In my last post I talked about the stress response and what happens in the brain during a stressful situation. Today I am going to talk a little more about fight-or-flight and what happens during a fight-or-flight response.
Fight-or-flight is the body’s way of trying to survive through a threat. If the body feels that something is threatening its survival the brain stem sends the message to release several different neurotransmitters, along with adrenaline, that prep the body to either stand and fight the threat or run away from it. The neurotransmitters and adrenaline affect how you perceive what is going on around you:
- You cannot think clearly or make decisions based on logic.
- Most of your fine motor muscle control is lost.
- You develop tunnel vision so that you can easily focus on the threat.
- Your entire body is focused on simply surviving the threat.
When you find yourself “seeing red,” or when you are so focused on punishing the behavior that you forget about teaching through the behavior, you have entered the brain stem and have very little control over your actions. In children, fight-or-flight presents itself as tantrums, screaming, hitting, biting, or other high-intensity behaviors.
Another way to think about the areas of the brain is to think about a car. When you are using your higher-order thinking skills you are in the drivers seat and you are 100% in control of where you are going and what you are doing. When the stress hits and trigger thoughts begin going through your head you have moved to the back seat of the car. You have a little bit of control of where you are going and what you are doing, because if you reach over the front seat you might be able to steer – a little. Since most of your decisions are based on your emotions when you are in the backseat of the car you have a little control and you are able to make a few decisions based on some sort of logic – the kind of emotional logic that results in impulse buys when shopping at department stores. Once pure anger hits you are in the trunk of the car. You have no more control over where you are going or what you are doing; you are simply along for the ride. You don’t feel safe when you are in the trunk, and you would probably do anything that you could to get out of there.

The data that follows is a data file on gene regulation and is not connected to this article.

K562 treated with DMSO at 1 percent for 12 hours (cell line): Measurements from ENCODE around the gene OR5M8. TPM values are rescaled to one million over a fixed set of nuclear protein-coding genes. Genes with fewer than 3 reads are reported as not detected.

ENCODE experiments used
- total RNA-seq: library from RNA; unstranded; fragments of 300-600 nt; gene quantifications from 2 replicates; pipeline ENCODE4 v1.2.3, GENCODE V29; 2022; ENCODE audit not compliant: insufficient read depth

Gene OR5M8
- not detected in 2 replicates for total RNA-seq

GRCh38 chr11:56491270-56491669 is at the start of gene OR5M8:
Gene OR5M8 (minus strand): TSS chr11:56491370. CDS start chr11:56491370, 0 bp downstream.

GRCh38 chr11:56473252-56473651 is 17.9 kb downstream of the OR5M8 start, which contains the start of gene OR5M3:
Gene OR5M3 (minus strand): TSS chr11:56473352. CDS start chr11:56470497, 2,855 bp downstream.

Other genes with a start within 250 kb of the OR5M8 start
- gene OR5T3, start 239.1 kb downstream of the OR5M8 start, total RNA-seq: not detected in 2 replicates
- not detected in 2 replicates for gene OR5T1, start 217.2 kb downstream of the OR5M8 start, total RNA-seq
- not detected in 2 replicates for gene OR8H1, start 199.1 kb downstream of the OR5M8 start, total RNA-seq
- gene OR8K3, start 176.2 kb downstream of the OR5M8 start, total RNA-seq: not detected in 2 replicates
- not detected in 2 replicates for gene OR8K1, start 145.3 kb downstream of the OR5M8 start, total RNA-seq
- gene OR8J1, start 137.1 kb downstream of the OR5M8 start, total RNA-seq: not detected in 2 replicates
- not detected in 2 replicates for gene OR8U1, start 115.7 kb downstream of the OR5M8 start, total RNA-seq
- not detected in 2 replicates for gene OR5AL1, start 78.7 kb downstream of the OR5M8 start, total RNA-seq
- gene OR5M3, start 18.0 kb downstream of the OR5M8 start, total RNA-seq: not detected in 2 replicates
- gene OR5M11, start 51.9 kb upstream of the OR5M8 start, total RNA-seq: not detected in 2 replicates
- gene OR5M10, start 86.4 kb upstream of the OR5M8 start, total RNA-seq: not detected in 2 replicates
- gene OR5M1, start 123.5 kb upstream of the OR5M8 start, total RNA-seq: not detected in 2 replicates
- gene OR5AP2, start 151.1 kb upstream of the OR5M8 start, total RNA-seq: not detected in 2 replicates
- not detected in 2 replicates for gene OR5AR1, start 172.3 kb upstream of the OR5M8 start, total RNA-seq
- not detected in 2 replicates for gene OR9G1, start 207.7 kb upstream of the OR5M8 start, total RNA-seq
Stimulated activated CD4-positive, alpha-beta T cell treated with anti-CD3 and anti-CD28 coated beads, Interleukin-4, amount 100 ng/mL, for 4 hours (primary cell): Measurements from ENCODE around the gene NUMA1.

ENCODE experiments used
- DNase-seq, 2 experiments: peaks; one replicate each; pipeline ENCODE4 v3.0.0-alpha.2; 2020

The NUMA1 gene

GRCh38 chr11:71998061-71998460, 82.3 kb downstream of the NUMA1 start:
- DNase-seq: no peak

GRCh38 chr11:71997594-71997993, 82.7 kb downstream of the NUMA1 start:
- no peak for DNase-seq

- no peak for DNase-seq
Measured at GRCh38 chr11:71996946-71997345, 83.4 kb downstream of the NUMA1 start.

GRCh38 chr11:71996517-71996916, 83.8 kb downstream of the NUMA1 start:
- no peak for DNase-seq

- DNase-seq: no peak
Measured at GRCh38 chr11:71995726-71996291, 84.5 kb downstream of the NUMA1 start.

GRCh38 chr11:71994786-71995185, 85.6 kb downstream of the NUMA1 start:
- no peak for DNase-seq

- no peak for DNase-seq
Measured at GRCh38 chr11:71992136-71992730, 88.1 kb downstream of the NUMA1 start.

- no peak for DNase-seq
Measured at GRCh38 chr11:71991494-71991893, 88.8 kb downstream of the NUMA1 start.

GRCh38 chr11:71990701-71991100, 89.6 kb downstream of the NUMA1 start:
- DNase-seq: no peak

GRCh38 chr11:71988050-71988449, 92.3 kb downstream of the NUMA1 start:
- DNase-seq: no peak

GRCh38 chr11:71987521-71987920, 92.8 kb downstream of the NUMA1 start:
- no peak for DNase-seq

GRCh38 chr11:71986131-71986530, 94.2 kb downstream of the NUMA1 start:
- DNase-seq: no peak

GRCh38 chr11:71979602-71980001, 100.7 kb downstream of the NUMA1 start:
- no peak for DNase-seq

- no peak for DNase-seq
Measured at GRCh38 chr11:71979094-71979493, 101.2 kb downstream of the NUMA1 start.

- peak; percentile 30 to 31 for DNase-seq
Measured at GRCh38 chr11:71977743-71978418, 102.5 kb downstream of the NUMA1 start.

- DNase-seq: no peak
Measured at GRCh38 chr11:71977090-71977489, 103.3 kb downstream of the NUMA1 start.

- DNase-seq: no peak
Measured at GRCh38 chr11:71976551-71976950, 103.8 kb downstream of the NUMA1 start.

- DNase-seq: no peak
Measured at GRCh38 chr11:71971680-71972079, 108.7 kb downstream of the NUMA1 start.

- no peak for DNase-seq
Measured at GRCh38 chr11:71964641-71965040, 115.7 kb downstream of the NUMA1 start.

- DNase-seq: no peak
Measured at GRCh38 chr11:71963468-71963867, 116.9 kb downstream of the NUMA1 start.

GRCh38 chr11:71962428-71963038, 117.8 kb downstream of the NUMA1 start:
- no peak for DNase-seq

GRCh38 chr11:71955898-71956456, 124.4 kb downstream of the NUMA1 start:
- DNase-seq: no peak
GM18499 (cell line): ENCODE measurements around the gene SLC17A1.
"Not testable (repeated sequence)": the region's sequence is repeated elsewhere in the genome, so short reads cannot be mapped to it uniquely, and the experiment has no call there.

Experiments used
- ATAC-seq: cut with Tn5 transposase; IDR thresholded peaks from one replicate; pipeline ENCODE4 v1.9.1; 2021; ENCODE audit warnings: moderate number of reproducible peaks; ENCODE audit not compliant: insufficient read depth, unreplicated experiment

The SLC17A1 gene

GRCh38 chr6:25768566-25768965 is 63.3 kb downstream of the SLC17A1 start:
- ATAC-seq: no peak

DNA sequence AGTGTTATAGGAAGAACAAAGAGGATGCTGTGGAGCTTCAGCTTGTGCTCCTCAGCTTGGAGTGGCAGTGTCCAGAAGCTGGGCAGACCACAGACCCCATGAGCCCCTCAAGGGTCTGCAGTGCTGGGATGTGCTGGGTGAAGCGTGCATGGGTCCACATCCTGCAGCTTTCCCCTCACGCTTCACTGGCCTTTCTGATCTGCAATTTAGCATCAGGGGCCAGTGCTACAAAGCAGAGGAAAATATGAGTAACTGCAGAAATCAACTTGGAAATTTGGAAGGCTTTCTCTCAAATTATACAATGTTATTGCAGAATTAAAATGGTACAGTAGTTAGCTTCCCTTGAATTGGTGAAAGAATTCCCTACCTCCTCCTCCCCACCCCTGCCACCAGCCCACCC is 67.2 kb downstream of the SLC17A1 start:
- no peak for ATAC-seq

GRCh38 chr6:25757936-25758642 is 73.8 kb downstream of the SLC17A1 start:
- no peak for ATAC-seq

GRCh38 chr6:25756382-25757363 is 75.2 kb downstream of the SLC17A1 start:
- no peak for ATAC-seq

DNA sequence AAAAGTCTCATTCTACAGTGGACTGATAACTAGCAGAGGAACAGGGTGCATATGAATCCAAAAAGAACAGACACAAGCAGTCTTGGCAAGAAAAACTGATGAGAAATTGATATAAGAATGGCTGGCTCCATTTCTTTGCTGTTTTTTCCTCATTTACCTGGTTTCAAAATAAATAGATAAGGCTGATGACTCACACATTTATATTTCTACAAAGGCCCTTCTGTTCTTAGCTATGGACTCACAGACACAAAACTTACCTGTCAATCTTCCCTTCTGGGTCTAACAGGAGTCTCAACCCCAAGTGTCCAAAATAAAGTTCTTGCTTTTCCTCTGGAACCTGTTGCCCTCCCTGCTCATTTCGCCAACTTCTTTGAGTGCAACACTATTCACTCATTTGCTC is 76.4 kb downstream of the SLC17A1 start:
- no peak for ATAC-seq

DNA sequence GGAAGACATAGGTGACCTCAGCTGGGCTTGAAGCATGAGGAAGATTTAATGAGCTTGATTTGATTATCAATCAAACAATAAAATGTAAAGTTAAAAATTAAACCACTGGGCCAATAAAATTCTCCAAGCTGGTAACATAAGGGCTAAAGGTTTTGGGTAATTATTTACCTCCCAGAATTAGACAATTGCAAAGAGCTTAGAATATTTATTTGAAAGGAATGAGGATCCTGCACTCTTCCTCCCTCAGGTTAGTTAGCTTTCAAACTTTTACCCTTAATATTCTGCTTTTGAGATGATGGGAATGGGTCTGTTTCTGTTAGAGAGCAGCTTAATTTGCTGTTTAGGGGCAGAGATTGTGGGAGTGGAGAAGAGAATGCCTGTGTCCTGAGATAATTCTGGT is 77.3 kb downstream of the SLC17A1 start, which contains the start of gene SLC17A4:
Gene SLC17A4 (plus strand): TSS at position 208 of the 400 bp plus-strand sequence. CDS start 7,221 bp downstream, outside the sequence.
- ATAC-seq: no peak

I think we would all agree that we want to stay in the driver’s seat as much as possible, but how do we accomplish that when a class of children has us feeling threatened throughout the day? Stay tuned for the next post.